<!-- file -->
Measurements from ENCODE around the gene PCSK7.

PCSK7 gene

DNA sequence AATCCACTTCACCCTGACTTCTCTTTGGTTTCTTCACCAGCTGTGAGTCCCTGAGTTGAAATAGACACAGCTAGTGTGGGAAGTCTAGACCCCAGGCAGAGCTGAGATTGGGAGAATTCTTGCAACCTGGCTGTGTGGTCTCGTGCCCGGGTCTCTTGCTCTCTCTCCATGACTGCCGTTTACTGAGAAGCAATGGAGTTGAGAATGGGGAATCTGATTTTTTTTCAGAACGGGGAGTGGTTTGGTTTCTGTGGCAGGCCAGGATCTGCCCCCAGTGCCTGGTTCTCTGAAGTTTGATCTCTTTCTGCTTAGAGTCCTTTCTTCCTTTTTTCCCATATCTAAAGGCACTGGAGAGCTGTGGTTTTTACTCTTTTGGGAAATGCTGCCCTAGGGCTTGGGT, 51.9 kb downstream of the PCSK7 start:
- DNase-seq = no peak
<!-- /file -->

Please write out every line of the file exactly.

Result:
Measurements from ENCODE around the gene PCSK7.

PCSK7 gene

DNA sequence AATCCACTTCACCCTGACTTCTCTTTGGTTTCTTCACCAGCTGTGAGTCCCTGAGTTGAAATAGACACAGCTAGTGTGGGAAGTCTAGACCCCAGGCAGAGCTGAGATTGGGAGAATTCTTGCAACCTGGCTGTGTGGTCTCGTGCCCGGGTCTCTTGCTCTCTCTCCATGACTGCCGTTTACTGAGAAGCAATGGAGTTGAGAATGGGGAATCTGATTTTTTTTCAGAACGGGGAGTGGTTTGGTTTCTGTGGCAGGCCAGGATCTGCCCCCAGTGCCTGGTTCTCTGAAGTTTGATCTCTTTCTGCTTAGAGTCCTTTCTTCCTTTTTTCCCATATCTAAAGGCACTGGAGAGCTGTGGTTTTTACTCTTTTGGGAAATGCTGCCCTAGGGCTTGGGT, 51.9 kb downstream of the PCSK7 start:
- DNase-seq = no peak